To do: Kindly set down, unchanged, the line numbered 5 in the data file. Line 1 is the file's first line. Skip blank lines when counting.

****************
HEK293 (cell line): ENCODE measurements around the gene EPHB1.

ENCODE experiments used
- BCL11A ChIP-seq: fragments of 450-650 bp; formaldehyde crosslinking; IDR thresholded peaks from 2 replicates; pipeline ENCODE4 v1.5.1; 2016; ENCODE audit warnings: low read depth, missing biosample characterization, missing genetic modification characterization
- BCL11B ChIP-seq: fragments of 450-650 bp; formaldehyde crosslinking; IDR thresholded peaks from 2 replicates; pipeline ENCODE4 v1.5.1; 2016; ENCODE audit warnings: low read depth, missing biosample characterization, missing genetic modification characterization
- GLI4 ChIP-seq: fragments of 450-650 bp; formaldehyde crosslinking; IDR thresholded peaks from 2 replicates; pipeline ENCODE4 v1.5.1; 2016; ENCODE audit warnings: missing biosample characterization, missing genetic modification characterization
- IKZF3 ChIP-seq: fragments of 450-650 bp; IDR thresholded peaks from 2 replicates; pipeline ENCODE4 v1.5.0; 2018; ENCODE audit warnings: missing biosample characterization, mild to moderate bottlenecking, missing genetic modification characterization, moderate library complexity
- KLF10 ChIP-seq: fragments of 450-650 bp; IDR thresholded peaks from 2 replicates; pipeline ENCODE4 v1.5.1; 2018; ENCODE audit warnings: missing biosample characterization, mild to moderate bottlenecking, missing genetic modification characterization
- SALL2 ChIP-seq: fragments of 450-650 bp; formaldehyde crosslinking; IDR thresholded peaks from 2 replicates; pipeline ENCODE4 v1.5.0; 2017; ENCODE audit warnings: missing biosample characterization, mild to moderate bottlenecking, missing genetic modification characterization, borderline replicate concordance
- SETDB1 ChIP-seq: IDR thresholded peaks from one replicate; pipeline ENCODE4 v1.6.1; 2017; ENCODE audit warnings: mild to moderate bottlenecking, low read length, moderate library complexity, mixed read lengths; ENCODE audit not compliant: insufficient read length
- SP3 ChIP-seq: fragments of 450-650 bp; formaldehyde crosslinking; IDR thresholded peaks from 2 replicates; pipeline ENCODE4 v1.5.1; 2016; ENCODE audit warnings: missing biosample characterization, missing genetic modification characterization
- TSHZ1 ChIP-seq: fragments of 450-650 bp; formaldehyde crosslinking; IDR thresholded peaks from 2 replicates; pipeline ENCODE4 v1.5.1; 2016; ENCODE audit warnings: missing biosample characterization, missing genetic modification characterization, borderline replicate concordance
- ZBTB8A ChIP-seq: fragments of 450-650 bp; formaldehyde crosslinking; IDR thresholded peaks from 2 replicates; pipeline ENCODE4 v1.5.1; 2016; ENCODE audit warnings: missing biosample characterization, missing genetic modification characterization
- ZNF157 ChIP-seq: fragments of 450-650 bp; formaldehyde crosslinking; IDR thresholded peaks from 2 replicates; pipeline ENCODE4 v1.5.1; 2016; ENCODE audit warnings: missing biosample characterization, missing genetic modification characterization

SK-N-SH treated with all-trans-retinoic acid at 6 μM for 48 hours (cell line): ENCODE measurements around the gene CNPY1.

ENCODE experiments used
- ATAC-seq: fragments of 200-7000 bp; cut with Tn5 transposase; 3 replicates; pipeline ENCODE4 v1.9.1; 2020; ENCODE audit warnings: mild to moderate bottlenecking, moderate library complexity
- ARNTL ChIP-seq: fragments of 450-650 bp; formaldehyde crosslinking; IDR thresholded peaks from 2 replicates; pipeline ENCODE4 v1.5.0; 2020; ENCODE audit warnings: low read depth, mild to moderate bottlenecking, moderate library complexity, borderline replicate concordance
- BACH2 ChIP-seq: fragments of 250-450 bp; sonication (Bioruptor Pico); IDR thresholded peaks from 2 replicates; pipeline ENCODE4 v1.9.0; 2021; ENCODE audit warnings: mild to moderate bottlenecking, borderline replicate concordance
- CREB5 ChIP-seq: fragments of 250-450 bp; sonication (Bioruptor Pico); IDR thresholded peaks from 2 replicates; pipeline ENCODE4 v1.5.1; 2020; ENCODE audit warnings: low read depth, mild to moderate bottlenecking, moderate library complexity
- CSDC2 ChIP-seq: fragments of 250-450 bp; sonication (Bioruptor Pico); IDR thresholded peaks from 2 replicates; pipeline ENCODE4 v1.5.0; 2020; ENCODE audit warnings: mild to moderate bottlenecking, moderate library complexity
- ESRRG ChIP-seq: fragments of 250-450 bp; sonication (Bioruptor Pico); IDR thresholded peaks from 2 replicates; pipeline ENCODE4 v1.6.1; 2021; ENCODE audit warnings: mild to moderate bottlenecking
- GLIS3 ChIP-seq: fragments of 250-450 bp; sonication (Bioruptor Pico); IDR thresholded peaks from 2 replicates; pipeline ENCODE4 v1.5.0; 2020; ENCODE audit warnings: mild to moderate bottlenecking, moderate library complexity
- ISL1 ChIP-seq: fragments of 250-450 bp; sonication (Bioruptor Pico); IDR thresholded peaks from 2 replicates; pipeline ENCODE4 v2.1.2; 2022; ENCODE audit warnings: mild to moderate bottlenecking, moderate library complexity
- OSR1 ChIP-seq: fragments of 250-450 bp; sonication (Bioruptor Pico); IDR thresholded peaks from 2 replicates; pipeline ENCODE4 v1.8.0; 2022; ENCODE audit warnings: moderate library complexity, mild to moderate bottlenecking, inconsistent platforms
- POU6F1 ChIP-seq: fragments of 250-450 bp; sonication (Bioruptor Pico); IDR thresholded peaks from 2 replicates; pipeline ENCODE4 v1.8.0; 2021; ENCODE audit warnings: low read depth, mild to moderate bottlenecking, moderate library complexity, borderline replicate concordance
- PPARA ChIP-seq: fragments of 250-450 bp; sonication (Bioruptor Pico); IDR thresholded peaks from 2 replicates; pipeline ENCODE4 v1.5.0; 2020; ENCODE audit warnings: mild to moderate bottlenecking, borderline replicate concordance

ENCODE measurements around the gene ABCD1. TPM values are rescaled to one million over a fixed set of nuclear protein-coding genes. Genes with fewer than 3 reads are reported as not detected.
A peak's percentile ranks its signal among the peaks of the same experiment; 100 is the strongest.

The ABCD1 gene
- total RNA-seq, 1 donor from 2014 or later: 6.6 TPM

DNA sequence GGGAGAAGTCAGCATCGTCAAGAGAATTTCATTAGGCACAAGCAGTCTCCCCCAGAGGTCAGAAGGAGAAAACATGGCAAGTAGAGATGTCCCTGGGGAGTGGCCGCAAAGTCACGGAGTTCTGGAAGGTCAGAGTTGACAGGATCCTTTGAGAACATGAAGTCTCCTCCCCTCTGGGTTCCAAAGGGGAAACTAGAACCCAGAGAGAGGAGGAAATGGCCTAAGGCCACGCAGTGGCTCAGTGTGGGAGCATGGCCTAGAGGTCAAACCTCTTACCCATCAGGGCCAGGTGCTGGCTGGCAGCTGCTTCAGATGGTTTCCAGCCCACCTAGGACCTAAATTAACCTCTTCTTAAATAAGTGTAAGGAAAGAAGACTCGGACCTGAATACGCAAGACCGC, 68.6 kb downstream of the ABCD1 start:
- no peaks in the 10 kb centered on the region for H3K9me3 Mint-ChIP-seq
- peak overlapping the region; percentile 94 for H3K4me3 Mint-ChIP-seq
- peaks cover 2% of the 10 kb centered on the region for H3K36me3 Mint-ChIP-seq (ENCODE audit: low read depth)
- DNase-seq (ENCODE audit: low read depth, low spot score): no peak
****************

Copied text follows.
- GLI4 ChIP-seq: fragments of 450-650 bp; formaldehyde crosslinking; IDR thresholded peaks from 2 replicates; pipeline ENCODE4 v1.5.1; 2016; ENCODE audit warnings: missing biosample characterization, missing genetic modification characterization